What’s in a name?

Bouquet of Roses on the lawn. Image courtesy of SundayMorning at FreeDigitalPhotos.net
Bouquet of Roses on the lawn.
Image courtesy of Sunday Morning at FreeDigitalPhotos.net

“What’s in a name? That which we call a Rose

By any other name would smell as sweet.”

William Shakespeare

My name is C S Vijayaraghavan and I feel that there’s much more to one’s name than what usually meets the eye. My own name, for instance, has an interesting history. The year I was born, my father passed his Department’s SAS Part II exam and to celebrate the occasion my parents christened me ‘Vijay’ which signifies ‘Victory’. But that was not to be end of it for my parents were ardent devotees of Lord Ram (my elder brother’s name is ‘Sriram’) and so ‘Raghavan’ was added to complete the picture (or rather the name). ‘Raghavan’, I am told, is but another name of Raghuvanshi Lord Ram as per the Indian mythology.

My name baffles most of my friends. They can’t quite grasp the fact that most Madrasis have no surnames. And I have had to clarify umpteen number of times that ‘Vijayaraghavan’ is my name and that ‘Raghavan’ is not to be read apart as my surname.

The next mocking query is:  “What does C S stand for – Common Sense?” And I answer to the point and not wanting to elaborate it much, “It stands for my native place and my father’s name respectively”. “And what do they stand for?”,  they would ask eagerly. Then I am forced to tell them that “C’ refers to a sleepy village near Chennai called ‘Chetipunyam’ and ‘S’ stands for my father’s name ‘Sheshadri’. Most of them find the name rather funny and would burst out in laughter.Even I am not much annoyed now for it has happened far too often and I am a bit indifferent to it.

Then some wise guy would announce, ‘Chetipunyam Sheshadri Vijayaraghavan’ – that is a mouthful for a name. Next I would find myself explaining to them that the letter ‘C’ is common to our family tree for many generations now while the second initial depends  upon the father’s name. They would nod their heads and I would be pleased to have enlightened them about the traditions of South Indian names. But alas! They are apt to be forgetful or there are some new friends around and so my ‘name’ story has become an unending saga in itself.

I have had a priceless compliments bestowed to my name. Like this year when our college group had just returned from the Botany excursion trip to Mahableshwar and I made acquaintance with a girl who stayed close to my home. And so we shared the auto-rickshaw trip on our way back. Now though she was my classmate and a familiar face, I still didn’t even know her name. So I asked her and she replied, ‘Kalpana’. And then she added, “And I know your name is Vijay. And you know why because it is Amitabh Bachchan’s name in most of his films. I just love his films.” I was speechless and for once did not say anything further. Incidentally among the  various ‘Vijay’ characters portrayed by Amitabh in his films, the most famous rendition is ‘Vijay Deenanath Chauhan’ in ‘Agneepath’. And often I have had friends use that name for me just to have some fun.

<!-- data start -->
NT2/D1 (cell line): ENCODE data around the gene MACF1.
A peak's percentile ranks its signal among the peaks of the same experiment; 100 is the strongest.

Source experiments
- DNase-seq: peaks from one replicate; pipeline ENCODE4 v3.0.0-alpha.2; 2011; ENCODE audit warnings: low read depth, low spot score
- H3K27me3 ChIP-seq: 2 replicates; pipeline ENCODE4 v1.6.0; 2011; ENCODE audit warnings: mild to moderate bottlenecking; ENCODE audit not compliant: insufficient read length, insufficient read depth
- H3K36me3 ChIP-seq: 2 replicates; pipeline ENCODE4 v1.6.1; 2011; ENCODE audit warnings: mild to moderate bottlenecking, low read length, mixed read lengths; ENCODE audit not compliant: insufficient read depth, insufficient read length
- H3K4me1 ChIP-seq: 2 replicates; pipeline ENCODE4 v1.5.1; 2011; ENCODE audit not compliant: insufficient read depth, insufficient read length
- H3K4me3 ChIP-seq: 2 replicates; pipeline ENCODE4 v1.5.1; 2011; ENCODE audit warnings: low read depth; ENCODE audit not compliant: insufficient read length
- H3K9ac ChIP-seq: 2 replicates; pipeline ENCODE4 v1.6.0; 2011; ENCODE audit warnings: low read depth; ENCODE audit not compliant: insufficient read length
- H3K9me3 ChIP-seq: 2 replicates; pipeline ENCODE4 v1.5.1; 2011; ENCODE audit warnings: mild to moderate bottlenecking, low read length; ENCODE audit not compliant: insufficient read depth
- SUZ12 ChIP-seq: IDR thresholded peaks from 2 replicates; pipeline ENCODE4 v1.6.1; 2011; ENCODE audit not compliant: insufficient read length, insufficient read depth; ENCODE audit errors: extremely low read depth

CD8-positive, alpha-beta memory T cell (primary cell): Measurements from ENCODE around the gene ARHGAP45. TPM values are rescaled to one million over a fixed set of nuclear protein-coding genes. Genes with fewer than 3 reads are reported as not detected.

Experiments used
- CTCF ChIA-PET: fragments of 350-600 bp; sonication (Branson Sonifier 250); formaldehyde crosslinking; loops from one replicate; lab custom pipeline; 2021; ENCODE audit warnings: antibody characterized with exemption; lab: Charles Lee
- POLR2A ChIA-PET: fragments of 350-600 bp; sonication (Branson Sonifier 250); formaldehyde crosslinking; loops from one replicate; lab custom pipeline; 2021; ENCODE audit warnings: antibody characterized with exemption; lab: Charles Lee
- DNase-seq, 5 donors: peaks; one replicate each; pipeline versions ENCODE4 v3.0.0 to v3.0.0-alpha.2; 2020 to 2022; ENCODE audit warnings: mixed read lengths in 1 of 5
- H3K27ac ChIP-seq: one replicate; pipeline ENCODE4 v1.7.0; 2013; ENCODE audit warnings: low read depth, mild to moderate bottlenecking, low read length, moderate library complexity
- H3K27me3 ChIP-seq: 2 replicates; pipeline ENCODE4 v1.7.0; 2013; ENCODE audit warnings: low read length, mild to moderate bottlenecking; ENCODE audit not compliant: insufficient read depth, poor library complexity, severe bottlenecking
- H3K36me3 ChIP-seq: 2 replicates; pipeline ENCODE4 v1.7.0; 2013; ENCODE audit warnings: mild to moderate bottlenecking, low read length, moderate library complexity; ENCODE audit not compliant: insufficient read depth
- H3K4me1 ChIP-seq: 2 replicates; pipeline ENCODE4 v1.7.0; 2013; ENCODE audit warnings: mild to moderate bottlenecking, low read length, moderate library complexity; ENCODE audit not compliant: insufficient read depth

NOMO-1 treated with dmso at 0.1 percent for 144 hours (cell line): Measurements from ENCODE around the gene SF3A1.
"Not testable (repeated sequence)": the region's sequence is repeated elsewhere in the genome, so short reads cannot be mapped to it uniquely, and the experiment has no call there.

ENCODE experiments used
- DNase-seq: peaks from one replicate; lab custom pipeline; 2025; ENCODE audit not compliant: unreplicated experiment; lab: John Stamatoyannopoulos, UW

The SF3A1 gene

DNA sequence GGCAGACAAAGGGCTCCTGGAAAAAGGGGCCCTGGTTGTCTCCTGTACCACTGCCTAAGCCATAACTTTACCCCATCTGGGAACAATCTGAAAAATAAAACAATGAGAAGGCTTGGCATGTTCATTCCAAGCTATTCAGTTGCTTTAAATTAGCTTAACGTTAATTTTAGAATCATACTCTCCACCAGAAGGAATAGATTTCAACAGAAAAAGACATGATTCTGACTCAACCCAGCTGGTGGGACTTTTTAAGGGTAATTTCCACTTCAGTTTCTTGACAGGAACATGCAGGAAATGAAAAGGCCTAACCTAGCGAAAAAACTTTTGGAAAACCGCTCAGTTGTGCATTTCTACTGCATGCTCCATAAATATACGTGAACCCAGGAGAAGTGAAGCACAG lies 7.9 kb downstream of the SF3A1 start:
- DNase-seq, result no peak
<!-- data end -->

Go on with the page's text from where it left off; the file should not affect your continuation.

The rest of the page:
And to think that as a child I had found my name to be drab and dull. In fact I spent much time inventing new names which I felt suited me better. My favorites, for no particular reason, were Albert Pinto, Pheroze Batliwala and Sarfaraz.

But returning to the present, I confess that I have a deep fondness for my name. I still remember that when I was on the Editorial Board of our school newspaper, one of my assignments had been to write a report on the ‘Annual Day’ function. I wrote a lengthy piece that appeared in full but the byline that ought to carry my name was missing. I was very much upset that day and it was then that I realized that my name was my identity.

And so I take much pride (in spite of all the idiosyncrasies attached to it) in the fact that I am C S Vijayaraghavan and no one else.

The article appeared under ‘The Middle’ column on October 20 1997 in a local newspaper, ‘Maharashtra Herald’ in Pune, India. ‘Vijay’ was a popular name in my generation and I use it colloquially as it is easy to recognize and remember. I would tend to think that ‘Rahul’ and ‘Sachin’ succeeded it in the next generation.

I have had more adventures with my name after I started working. The officers manning ‘Passport Control’ would be doubly foxed in having to deal with an Indian name and such a long one at that. One of them was kind enough to educate me that his computer screen did not have enough ‘character’ boxes available to capture it in full.

Often the hotels that I stayed at would mess up the name while drawing my final bill – I made life easier for them by asking them to use my name as per my ‘Business Card’. And yes, it continues to be popular for my Indian friends to sometimes call me, ‘Vijay Deenanath Chauhan’.

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